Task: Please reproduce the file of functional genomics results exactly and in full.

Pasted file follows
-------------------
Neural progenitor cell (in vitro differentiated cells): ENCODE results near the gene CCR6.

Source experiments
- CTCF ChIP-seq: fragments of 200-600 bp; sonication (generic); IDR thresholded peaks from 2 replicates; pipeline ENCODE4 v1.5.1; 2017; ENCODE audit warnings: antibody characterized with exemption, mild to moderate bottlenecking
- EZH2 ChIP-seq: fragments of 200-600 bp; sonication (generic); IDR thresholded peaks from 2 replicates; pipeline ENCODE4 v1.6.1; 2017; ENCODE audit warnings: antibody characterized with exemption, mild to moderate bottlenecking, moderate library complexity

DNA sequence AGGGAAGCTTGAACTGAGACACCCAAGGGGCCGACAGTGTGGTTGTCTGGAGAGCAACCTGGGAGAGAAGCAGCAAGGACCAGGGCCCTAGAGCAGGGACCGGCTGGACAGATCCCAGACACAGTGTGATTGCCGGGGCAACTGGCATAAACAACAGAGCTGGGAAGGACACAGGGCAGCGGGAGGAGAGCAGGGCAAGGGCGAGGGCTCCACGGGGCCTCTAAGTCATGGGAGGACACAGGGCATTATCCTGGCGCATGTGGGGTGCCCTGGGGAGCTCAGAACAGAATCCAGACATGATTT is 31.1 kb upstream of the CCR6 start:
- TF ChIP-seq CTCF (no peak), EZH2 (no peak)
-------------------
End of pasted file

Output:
Neural progenitor cell (in vitro differentiated cells): ENCODE results near the gene CCR6.

Source experiments
- CTCF ChIP-seq: fragments of 200-600 bp; sonication (generic); IDR thresholded peaks from 2 replicates; pipeline ENCODE4 v1.5.1; 2017; ENCODE audit warnings: antibody characterized with exemption, mild to moderate bottlenecking
- EZH2 ChIP-seq: fragments of 200-600 bp; sonication (generic); IDR thresholded peaks from 2 replicates; pipeline ENCODE4 v1.6.1; 2017; ENCODE audit warnings: antibody characterized with exemption, mild to moderate bottlenecking, moderate library complexity

DNA sequence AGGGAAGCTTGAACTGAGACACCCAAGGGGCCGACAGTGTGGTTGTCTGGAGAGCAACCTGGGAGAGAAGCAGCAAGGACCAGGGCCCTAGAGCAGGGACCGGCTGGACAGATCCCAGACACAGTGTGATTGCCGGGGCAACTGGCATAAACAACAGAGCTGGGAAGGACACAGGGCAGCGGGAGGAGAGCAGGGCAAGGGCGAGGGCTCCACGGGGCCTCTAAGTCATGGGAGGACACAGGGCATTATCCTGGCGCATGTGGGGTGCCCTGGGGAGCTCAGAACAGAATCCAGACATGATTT is 31.1 kb upstream of the CCR6 start:
- TF ChIP-seq CTCF (no peak), EZH2 (no peak)